This invention relates to a method to secure an electronic assembly implementing a cryptographic algorithm which uses a secret quantity such as a secret key. More precisely, the method aims to produce a version of the algorithm which is not vulnerable faced with a certain type of physical attack such as for example attacks—known as High-Order Differential Power Analysis—which attempt to obtain information concerning the secret key by studying the electrical consumption of the electronic assembly during execution of the calculation.
The cryptographic algorithms considered here use a secret key to calculate output information according to input information. These algorithms have numerous applications: for example, an encryption, decryption, signature, signature check, authentication or non-repudiation, or other operation. Currently numerous applications base their security on the secret key cryptographic algorithms such as DES and more recently AES which since 2000 has become the world-wide encryption standard [see Joan Daemen, Vincent Rijmen: AES proposal: Rijndael.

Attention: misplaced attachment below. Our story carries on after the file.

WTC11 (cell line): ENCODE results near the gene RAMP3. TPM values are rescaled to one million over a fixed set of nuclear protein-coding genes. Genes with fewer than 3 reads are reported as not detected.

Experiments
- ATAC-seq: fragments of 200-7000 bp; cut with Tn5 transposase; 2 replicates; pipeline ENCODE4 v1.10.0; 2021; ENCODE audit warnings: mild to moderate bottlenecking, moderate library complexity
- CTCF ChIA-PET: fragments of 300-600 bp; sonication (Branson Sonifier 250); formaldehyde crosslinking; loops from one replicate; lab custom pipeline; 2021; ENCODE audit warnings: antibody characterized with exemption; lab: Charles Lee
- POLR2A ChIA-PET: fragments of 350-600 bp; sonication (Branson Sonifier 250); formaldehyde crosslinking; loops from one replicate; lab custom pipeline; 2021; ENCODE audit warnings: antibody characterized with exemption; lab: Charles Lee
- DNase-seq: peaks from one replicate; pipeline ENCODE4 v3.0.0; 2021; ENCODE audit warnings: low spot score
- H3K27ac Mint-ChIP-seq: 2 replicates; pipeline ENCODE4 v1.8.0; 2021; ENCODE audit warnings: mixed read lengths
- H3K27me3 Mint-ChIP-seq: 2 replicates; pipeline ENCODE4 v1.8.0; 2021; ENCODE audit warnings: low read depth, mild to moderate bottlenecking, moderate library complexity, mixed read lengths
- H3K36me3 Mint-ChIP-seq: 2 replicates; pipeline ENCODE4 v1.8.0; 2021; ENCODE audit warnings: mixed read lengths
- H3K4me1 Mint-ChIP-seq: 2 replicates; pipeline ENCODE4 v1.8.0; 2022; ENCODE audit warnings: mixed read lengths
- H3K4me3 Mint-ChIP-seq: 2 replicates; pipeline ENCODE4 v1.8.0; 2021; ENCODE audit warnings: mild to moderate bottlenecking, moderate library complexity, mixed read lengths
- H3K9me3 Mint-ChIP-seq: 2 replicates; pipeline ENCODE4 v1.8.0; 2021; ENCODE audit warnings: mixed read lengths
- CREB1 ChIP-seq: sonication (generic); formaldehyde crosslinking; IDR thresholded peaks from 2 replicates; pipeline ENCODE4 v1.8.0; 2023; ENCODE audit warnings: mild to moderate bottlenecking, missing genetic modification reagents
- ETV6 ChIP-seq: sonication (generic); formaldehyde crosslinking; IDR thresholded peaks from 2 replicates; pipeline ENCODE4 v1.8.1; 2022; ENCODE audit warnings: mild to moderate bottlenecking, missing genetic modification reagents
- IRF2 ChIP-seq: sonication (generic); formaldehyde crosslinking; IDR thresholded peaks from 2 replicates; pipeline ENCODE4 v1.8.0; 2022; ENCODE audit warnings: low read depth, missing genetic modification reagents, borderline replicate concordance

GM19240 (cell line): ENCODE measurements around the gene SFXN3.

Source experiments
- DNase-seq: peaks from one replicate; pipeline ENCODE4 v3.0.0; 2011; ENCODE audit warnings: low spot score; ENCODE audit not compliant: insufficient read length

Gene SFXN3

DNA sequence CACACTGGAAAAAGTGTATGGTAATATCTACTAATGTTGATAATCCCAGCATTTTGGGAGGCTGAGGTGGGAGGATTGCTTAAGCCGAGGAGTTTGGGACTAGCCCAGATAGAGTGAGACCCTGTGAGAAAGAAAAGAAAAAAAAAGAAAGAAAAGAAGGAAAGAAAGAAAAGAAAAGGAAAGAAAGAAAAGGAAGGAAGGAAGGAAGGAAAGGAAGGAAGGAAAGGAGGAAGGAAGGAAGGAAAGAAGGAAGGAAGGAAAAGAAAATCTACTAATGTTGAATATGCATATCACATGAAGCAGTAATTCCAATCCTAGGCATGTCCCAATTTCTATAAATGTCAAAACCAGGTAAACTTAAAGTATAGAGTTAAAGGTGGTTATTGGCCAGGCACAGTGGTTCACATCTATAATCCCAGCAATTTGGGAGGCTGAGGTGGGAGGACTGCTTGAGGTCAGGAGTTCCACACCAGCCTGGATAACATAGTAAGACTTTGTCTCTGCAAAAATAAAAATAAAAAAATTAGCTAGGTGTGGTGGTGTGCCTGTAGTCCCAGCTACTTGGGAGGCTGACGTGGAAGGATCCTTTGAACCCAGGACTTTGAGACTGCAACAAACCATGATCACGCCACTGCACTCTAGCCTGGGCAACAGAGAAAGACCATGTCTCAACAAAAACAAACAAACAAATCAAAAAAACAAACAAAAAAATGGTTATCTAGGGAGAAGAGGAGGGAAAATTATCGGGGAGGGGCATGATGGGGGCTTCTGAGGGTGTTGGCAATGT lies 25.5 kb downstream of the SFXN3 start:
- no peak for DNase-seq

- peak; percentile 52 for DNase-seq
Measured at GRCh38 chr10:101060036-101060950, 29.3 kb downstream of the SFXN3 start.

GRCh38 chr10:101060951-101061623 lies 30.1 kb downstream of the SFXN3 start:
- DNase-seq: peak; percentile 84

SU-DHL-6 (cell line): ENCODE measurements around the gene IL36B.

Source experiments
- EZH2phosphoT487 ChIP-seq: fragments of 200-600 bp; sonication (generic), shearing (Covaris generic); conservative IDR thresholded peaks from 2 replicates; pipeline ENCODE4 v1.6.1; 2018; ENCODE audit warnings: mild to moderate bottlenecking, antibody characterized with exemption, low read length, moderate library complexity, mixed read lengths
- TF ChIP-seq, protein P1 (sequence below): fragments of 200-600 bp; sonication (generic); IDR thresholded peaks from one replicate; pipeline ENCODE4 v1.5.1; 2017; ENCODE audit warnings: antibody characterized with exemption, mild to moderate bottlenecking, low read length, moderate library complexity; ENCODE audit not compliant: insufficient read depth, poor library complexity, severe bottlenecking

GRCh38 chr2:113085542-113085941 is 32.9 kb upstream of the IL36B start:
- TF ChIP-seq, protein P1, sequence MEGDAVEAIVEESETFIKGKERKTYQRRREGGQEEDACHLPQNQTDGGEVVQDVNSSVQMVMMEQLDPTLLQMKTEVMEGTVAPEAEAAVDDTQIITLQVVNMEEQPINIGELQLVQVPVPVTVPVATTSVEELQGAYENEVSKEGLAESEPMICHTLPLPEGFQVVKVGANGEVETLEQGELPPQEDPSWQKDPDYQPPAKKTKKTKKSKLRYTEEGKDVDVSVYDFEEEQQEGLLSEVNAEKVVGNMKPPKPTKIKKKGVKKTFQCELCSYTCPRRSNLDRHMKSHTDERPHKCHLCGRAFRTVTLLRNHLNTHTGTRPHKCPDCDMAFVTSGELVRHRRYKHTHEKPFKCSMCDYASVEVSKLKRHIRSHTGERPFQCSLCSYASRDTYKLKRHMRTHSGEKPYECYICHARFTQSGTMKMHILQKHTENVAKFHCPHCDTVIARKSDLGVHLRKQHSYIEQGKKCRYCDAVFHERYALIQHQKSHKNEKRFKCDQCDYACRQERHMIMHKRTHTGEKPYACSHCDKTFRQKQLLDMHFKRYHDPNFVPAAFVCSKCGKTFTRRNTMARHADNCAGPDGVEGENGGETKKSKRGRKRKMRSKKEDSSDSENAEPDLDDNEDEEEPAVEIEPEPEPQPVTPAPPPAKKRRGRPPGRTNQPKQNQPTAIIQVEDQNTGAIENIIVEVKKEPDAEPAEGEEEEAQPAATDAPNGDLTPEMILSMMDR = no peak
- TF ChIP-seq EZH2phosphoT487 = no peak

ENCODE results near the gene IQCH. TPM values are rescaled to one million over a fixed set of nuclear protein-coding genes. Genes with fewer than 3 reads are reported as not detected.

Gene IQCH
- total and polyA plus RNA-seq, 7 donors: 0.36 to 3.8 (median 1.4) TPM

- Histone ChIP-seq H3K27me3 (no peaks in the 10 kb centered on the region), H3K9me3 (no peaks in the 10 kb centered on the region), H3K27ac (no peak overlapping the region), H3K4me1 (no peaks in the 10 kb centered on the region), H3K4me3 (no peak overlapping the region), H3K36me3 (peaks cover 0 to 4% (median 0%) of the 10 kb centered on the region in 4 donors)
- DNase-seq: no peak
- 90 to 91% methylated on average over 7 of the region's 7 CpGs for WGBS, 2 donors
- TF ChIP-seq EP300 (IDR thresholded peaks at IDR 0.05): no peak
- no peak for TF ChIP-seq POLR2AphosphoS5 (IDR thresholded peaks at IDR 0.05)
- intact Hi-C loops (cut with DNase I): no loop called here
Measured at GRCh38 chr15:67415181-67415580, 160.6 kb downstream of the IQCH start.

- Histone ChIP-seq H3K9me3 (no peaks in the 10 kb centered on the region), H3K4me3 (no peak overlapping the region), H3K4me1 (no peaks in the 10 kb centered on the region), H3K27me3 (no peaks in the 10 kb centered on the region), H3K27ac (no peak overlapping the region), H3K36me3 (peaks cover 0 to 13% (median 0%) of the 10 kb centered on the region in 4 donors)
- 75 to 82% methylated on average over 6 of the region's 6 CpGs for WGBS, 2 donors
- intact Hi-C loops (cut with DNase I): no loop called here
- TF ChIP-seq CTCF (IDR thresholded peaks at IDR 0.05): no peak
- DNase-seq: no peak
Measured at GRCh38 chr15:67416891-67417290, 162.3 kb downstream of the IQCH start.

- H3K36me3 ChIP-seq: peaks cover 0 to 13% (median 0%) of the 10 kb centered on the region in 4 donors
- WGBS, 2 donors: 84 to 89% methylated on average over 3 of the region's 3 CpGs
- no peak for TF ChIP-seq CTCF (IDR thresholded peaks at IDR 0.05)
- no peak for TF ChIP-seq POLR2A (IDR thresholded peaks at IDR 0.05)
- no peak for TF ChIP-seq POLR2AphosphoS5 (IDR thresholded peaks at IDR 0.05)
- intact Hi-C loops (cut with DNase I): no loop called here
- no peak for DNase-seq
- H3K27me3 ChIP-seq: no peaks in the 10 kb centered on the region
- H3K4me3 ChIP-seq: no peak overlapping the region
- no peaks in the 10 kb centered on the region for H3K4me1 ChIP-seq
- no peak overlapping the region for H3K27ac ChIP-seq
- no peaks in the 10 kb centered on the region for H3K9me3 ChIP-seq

The latest version is available on the Internet, http://csrc.nist.gov/encryption/aes/rijndael/Rijndael.pdf]. These cryptographic algorithms are studied in cryptography and have proved to be secure against the best attacks known. With these cryptographic solutions therefore, security depends mainly on the security of the secret key used. Unfortunately, neither the security of an item of data stored on a PC nor the security of a password remembered by a human can be taken seriously. It has therefore become essential to store secret quantities in independent secured modules such as the smart card.
Although cryptographic algorithms are perfectly secure in the idealised mathematical world, this is no longer the case in the true world: the smart card radiates energy, consumes current and, as a result, cycle by cycle, information which depends on secret quantities escapes from the card.